Held in Hong Kong with 2,000 participating companies from all over the world, this year’s Gifts & Premium Fair saw the attendance of 19 Turkish firms, which received $300,000 of support from exporters’ associations.
Held between April 27-30, the Hong Kong Gifts & Premium Fair’s participants mainly came from Asian and Far Eastern countries. It is estimated that Turkish companies made business connections that may be worth $30 million depending on how they develop their new links.
The Gifts & Premium Fair has been affected both from the global economic crisis and swine flu epidemic. Fair executives lowered booth participation rates in order to increase domestic interest. They also supported firms by road and accommodation incentives, which Turkish firms also benefited from.
The annual volume of the Turkish promotional and souvenir products industry stands at around $1 billion. Istanbul Chemicals and Chemical Products Exporters' Association, or IKMİB, contributed greatly to the 19 Turkish companies that attended the fair. It is said that the monetary support for the Turkish companies stood at around $300,000. Promotional Products Suppliers and Distributors Association, or Promoturk, participated in the fair with a 100-person-strong purchasing committee.
Turkish participants mainly complained that the souvenir and promotional products sector was not accepted as an "appropriate sector" in Turkey. Due to this misperception, there is no healthy statistical information on the sector. According to Promoturk coordinator Elif İçbilen, companies do not have exact figures on how much the sector exports or how big its volume is. Sector representatives anticipate that the sector exports $1 billion worth of products annually.
It is the first time that Turkey has participated in the fair nationally. Some important connections were made, according to IKMİB President Murat Akyüz. "Next time we will enlarge the field of the fair," he said. "In 2010 we will realize an important fair with Turkey as a partner country."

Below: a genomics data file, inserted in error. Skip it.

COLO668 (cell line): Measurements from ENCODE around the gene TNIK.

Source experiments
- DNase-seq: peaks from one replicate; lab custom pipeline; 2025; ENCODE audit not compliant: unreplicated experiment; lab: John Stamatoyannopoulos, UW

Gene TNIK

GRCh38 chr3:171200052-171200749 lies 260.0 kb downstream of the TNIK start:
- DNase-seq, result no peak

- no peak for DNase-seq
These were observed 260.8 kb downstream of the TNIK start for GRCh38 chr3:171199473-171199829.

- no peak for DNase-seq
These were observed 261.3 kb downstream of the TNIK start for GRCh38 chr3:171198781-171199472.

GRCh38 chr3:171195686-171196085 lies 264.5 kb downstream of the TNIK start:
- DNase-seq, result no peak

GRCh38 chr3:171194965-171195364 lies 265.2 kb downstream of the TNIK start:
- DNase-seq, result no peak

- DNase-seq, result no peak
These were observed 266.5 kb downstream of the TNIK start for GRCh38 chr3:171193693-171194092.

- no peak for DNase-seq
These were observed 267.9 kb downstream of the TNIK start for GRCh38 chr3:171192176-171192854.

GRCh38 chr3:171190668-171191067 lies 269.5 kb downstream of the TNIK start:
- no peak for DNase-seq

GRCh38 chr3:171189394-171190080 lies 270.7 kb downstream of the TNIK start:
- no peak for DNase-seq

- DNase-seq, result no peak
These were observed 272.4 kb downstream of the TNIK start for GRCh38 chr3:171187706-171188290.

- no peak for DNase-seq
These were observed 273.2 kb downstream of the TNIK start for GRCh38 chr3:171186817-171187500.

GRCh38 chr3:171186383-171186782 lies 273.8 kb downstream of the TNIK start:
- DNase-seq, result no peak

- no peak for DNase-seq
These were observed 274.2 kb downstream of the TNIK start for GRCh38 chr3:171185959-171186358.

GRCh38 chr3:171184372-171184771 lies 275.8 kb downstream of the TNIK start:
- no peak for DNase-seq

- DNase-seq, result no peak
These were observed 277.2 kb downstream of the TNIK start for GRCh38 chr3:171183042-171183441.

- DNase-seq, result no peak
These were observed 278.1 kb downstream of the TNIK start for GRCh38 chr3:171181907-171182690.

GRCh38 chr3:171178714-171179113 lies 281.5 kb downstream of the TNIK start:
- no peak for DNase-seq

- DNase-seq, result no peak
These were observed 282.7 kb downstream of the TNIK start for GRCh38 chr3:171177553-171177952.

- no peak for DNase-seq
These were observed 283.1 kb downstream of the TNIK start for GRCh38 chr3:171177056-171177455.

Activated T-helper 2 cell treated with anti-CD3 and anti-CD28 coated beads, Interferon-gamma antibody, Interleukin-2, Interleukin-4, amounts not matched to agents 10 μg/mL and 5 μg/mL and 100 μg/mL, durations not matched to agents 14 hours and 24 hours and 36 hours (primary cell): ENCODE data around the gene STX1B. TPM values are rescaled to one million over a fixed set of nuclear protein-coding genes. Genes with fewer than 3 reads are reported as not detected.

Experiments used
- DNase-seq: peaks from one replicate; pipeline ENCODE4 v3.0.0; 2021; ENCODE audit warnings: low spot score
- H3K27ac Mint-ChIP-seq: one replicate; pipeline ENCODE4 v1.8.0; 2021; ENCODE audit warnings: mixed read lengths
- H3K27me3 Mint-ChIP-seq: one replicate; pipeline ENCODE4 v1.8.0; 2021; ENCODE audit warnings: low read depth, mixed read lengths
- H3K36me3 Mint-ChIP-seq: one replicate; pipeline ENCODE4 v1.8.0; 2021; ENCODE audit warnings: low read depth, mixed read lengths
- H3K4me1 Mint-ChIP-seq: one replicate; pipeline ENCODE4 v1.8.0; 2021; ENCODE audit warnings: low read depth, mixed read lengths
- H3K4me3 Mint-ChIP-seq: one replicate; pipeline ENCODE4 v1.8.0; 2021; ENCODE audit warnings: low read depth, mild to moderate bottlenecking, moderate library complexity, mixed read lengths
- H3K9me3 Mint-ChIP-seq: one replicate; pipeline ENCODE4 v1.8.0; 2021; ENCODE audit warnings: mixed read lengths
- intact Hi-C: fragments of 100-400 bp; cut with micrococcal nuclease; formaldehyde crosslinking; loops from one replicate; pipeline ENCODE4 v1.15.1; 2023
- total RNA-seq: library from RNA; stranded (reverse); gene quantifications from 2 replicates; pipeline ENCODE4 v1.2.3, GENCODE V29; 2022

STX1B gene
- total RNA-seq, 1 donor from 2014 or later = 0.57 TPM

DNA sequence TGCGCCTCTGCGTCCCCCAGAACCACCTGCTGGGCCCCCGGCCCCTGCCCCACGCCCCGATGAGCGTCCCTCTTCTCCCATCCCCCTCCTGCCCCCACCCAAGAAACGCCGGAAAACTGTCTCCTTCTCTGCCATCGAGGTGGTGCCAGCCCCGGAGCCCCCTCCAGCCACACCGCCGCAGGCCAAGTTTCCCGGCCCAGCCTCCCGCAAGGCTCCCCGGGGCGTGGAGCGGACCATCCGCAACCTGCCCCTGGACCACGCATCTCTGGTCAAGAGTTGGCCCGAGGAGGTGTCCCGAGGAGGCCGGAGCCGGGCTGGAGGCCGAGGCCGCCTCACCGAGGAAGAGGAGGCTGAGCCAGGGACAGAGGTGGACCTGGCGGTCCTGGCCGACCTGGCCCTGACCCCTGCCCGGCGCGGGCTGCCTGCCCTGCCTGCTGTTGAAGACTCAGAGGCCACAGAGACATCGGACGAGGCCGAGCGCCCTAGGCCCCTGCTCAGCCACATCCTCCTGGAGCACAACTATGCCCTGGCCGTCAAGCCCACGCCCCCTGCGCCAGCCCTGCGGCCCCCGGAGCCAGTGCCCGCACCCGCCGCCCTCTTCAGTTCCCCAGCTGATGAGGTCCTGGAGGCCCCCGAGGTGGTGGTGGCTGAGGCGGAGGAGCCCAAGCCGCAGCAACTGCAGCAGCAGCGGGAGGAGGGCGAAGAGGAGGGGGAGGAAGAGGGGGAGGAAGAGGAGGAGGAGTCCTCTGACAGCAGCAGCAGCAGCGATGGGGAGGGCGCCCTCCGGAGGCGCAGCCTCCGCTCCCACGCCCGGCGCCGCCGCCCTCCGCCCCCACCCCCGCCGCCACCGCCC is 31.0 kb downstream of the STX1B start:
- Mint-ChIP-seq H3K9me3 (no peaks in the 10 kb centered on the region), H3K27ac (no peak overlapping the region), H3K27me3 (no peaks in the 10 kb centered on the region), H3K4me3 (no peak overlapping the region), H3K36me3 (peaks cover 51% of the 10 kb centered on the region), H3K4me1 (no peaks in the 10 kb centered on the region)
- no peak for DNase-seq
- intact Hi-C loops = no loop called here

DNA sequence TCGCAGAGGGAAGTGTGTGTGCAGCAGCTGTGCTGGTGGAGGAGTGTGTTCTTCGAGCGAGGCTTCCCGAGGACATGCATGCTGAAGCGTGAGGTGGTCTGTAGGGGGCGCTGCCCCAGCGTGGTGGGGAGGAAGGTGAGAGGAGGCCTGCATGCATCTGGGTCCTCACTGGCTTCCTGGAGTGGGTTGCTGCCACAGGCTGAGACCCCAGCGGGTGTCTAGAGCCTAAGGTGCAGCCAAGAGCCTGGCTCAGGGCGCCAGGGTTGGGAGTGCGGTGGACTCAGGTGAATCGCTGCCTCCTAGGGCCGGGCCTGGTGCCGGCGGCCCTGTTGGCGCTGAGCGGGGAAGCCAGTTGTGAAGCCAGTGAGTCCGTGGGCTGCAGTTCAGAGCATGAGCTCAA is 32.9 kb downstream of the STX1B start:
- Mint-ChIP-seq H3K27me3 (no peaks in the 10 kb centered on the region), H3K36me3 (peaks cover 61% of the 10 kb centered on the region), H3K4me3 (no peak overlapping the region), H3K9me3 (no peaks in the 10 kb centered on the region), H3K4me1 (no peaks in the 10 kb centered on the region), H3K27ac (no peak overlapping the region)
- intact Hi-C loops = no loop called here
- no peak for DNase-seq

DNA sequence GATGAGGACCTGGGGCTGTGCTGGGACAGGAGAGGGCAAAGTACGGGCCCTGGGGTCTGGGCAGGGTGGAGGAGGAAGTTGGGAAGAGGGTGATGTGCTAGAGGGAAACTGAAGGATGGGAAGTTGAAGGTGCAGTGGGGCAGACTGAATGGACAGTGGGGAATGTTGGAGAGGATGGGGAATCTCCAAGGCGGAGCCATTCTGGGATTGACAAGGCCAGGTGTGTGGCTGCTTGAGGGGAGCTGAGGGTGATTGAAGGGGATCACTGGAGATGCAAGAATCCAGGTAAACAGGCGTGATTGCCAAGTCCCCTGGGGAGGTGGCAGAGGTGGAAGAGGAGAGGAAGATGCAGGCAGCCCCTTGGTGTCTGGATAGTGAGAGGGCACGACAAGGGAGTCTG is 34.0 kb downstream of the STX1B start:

Turkish firms have had the opportunity to establish connections with companies from Australia, Japan and South America, regions that are normally difficult to reach out to.
Hong Kong Gifts & Premium Fair was expected to be sluggish due to current global conditions, but according to participants, it turned out to be just the opposite. "This year, connections and agreements were beyond expectations," said İçbilen. "It depends on the actions of the parties whether their partnerships will work or not."
"Turkey has benefited from the crisis in this fair," she continued. "Due to lower demand, orders have become smaller. That is why orders changed direction. China, which until today was producing on orders reaching millions of units, cannot take small orders. The customers have shifted toward countries like Turkey that can handle small orders."
Swine flu negatively affected the fair this year. Participants were also worried as a Mexican purchase team of 100 people was also attending.
Hong Kong stands as a bright spot for Turkish entrepreneurs. Most of the entrepreneurs are interested in shuttle trade. Because of rising interest, Turkish Airlines is preparing to increase its weekly flights to the destination from four to seven. According to Raif Karaca, Turkey’s Hong Kong consul-general, 50,000 Turks visit Hong Kong every year.